- Associated Press - Sunday, June 14, 2015

DYEA, Alaska (AP) - If the Dyea dirt could talk, what a story it would tell. Back in 1897, this now-abandoned gold rush boom town nine miles out of Skagway supported 8,000 people and 150 businesses (including 48 hotels, 47 restaurants, 39 bars, 4 cemeteries and 2 newspapers), all thanks to its position at the base of the Chilkoot Trail, leading to the promise of gold. Very little evidence of this activity remains today, save for a few token ruins; the trees have grown over the townsite, and the Taiya River and the rain have washed the rest away.

Yet Dyea remains true to its history: it is still the starting point for travelers braving the 33-mile Chilkoot Trail, a role that extends back hundreds if not thousands of years. The area was traditionally used as a staging area for Tlingit traders who would travel up and over the Chilkoot Pass to meet interior Athabaskan tribes and exchange goods. The town’s name comes from the Tlingit word “deiyaa,” ”to pack.”

Dyea’s history as a starting point for adventure and exploration make it a fitting site for a new project nearing completion: Alderworks Alaska Writers and Artists Retreat, which will begin accepting guests in 2016. But although Alderworks founders Jeff and Dorothy Brady are both very well acquainted with the area’s history - Jeff is a journalist and historian who has written a book on Skagway’s history (“Skagway: City of the New Century”) and Dorothy’s roots go back generations - they chose the site for more personal reasons, centered in family connections to the land and an appreciation for the natural beauty of the valley.

Dorothy’s aunt and uncle once owned the land on which the three Alderworks cabins now stand, and she vividly remembers playing in the garden and sleeping in the original structures. As she grew up, the land passed out of her family’s hands so when it came up for sale in 2011, she and her husband bought it back, with a dream of creating not only a home for themselves, but also a temporary home for writers and artists, people whose needs the Bradys understand very well; Dorothy is a watercolor artist and Jeff is a writer. Four years later, in partnership with the father-son company Hanson General Contracting, their dream is nearly ready to be shared.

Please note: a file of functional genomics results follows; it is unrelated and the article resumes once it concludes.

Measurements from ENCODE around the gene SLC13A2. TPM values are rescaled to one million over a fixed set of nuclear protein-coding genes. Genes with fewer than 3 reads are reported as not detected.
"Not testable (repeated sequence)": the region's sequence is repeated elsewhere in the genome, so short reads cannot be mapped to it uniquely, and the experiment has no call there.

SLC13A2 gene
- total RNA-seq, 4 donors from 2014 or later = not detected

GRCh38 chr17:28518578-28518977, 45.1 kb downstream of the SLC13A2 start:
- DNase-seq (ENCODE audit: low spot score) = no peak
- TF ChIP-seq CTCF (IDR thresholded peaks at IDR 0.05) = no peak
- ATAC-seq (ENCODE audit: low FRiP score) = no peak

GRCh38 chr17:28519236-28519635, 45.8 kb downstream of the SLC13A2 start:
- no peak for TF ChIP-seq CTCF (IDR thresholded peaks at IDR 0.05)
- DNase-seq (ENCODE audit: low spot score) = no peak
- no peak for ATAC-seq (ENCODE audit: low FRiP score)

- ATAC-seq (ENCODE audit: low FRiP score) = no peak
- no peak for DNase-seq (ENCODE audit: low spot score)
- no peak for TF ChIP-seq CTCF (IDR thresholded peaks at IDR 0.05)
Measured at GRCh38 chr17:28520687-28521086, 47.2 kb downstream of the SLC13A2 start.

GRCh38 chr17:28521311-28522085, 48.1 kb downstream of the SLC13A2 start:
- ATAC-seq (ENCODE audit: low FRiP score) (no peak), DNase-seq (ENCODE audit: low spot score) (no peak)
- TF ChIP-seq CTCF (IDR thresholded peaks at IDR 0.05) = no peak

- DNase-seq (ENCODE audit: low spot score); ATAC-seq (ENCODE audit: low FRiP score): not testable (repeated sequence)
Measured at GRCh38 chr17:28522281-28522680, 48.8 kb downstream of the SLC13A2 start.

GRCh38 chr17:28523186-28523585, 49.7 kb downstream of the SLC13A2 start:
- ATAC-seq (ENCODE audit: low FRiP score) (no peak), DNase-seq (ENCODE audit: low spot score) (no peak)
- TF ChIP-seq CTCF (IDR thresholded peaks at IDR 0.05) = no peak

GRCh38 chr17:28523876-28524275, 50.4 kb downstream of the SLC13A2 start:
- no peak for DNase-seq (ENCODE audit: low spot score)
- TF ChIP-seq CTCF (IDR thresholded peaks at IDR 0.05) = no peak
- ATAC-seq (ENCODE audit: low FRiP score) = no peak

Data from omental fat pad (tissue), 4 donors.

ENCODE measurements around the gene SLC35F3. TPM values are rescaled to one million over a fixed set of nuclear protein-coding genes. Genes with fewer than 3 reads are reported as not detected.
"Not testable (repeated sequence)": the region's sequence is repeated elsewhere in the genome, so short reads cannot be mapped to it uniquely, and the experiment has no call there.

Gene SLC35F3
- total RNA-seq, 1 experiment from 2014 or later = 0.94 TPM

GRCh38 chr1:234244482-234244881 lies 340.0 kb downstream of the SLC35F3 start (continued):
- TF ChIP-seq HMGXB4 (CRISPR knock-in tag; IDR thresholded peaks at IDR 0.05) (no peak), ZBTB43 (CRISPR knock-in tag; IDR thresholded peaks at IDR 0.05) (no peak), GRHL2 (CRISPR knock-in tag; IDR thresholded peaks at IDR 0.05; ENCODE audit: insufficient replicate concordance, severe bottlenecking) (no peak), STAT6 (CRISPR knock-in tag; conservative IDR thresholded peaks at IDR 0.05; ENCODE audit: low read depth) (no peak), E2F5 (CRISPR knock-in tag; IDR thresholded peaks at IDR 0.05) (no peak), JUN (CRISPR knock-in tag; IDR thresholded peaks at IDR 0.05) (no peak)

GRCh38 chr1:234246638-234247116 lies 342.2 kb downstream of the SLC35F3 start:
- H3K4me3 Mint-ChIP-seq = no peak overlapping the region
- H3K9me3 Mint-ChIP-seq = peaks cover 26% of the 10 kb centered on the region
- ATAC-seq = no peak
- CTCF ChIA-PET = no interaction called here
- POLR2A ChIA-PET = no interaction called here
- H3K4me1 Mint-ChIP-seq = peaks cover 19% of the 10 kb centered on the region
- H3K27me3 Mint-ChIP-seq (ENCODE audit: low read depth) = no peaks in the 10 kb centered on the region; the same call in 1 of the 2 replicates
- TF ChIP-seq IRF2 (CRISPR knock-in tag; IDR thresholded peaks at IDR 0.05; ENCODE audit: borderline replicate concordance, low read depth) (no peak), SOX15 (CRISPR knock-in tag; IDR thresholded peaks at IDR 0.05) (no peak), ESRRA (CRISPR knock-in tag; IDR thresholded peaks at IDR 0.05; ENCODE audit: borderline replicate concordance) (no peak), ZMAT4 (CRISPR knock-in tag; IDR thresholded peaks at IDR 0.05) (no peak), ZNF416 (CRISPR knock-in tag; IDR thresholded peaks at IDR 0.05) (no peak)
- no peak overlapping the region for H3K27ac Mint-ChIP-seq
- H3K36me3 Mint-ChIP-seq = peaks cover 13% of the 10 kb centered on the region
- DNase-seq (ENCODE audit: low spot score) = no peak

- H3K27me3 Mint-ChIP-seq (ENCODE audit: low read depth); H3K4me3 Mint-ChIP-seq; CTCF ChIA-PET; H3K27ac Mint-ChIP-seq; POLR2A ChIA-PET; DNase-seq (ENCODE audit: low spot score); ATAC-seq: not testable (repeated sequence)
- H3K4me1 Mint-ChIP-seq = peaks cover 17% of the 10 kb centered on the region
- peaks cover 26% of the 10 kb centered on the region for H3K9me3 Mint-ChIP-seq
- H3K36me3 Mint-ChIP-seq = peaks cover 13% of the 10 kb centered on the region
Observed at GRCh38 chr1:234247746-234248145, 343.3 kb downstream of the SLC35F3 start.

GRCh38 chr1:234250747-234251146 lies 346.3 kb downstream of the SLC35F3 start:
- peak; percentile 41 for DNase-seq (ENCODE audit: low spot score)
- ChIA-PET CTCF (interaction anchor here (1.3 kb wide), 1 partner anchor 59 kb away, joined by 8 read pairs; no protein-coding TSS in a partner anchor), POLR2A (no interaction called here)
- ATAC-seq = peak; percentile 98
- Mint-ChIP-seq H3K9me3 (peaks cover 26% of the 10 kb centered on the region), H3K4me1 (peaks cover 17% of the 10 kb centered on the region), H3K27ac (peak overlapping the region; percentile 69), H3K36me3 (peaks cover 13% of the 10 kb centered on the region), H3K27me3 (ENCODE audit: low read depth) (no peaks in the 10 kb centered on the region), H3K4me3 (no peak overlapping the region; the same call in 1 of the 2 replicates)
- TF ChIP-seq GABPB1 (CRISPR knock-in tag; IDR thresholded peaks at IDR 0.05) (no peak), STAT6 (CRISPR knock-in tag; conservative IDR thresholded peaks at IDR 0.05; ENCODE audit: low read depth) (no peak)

Recently, a group of Alaska’s best-known writers convened at the cabins for an informal housewarming party as part of the Northwords Writers Symposium, which Jeff has helped organize since 2010 (see related story by Clint Farr on page 19). Guests included Alaskan writers Christine Byl, Seth Kantner, Don Rearden, Leigh Newman, John Straley, Emily Wall, Dana Stabenow (who is also planning a writers retreat in Homer, see https://storyknife.org/) and visiting keynote speaker Mary Roach, who mingled with the 30 conference participants around a fire pit while Skagway band Windy Valley Boys played on the porch of one of the cabins. Some of the writers began planning return visits on the spot.

Standing in the middle of the three cabins during the event, Dorothy said for her the site is just about perfect.

“I like remote, I like the woods, the mountains. I grew up on this property and since I was a kid I’ve wanted to come back here,” she said. “I love the first snow, I love the spring when the peaks start showing. It really gives you the detail of the crevasses and the dark and the light. I just love it. I figure when I get old we’ll probably move into that cabin.”